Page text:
Here is another paint technique that has been used for many years. A post player advances and sets a pick (screen) on the defender defending one of the guards when he has the ball.
The post player then makes a rapid cut to the basket. The ball is subsequently passed to him by the guard, and he has a clear path to the basket.
Dribble Drive Motion Offense
When he was in charge of coaching high school basketball in California, Vance Walberg developed this tactic. While coaching Pepperdine, he developed this style of attack, which he eventually taught to John Calipari, who continues to employ it at the University of Kentucky. Here’s a quick rundown of how it functions:
Near the foul line, the point guard drives toward the elbow.
He passes the ball to the opposite guard on the wing if he is unable to fully drive into the paint.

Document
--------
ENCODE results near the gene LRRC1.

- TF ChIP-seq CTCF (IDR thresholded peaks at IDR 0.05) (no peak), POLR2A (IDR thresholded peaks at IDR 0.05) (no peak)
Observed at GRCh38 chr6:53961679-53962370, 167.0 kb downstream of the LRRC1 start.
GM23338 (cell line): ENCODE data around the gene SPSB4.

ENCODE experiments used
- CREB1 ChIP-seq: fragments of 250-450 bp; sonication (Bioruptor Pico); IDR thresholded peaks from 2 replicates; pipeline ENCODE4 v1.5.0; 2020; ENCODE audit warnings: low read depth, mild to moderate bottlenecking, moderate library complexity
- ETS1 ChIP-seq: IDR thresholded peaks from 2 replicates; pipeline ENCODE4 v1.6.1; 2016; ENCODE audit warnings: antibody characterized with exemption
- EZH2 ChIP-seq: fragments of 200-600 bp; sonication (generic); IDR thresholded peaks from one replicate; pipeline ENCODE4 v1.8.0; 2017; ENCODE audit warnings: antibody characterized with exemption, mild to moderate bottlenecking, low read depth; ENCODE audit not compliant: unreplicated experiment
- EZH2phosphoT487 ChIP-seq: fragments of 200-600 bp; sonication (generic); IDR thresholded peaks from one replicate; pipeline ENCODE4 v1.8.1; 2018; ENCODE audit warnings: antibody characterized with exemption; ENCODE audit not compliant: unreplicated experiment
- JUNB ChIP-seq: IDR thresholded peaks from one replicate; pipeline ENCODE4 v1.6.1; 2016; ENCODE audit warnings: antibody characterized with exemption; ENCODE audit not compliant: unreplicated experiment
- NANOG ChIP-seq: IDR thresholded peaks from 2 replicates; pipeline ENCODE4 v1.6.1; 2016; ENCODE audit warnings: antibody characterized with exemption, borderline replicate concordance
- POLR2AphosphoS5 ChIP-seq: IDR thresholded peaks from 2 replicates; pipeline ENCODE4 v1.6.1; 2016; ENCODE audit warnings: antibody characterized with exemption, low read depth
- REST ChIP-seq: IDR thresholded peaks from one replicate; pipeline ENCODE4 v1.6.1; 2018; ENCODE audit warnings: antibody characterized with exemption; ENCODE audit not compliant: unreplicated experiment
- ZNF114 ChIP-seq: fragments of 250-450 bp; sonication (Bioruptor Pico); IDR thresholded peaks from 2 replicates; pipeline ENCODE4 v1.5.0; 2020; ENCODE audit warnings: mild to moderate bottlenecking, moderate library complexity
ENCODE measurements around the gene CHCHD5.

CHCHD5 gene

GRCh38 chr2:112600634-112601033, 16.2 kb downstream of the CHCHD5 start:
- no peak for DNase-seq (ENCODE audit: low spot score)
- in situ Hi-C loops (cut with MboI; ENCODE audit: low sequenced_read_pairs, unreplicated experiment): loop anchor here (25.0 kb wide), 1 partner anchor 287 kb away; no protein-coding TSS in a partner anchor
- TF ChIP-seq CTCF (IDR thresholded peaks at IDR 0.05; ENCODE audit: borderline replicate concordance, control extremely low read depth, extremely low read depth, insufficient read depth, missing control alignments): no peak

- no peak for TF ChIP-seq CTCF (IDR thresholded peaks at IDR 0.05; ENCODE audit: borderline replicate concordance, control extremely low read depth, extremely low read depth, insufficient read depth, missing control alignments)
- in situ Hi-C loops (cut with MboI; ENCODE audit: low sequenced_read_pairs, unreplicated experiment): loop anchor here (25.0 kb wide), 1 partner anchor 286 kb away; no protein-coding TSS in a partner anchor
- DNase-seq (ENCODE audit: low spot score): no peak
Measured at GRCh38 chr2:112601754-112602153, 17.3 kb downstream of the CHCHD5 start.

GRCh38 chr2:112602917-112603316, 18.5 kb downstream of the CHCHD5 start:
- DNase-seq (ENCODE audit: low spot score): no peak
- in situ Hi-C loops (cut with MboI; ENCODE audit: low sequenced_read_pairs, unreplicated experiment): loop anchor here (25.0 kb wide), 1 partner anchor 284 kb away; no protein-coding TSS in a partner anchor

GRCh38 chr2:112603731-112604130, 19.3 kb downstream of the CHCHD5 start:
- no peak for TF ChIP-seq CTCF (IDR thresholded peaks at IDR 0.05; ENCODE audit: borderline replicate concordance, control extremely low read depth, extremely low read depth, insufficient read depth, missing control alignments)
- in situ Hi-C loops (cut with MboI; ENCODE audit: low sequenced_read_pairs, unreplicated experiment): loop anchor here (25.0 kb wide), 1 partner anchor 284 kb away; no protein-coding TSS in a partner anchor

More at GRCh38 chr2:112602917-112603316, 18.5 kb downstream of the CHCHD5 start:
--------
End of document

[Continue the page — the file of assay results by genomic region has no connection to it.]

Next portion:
The opposing guard engages in a similar elbow move before attempting an uncontested shot close to the paint.
The other guard hands the ball to the power forward if there isn’t an opportunity for a shot.
The center, who can be open on the other side of the paint, is then passed to by the power forward after driving hard into the paint for a layup.
The dribble drive motion offense’s ability to consistently force the ball into or close to the paint is what makes it so effective. This generates a lot of high-probability shots and typically a few easy baskets. Even for teams who play fundamentally sound defense, this kind of offense is extremely challenging to stop.
2-3 Zone Defense
In basketball, this is among the most widely used defensive strategies in junior high, high school, and college. Its widespread use is a result of how well it works to reduce points scored in the paint.
Two guards will be positioned up near the foul line if a team is playing a 2-3 zone defense. The center, both forwards, and both guards will stand close to the basket. This style of defense is not permitted in the NBA due of the defensive three-second rule, as we previously stated.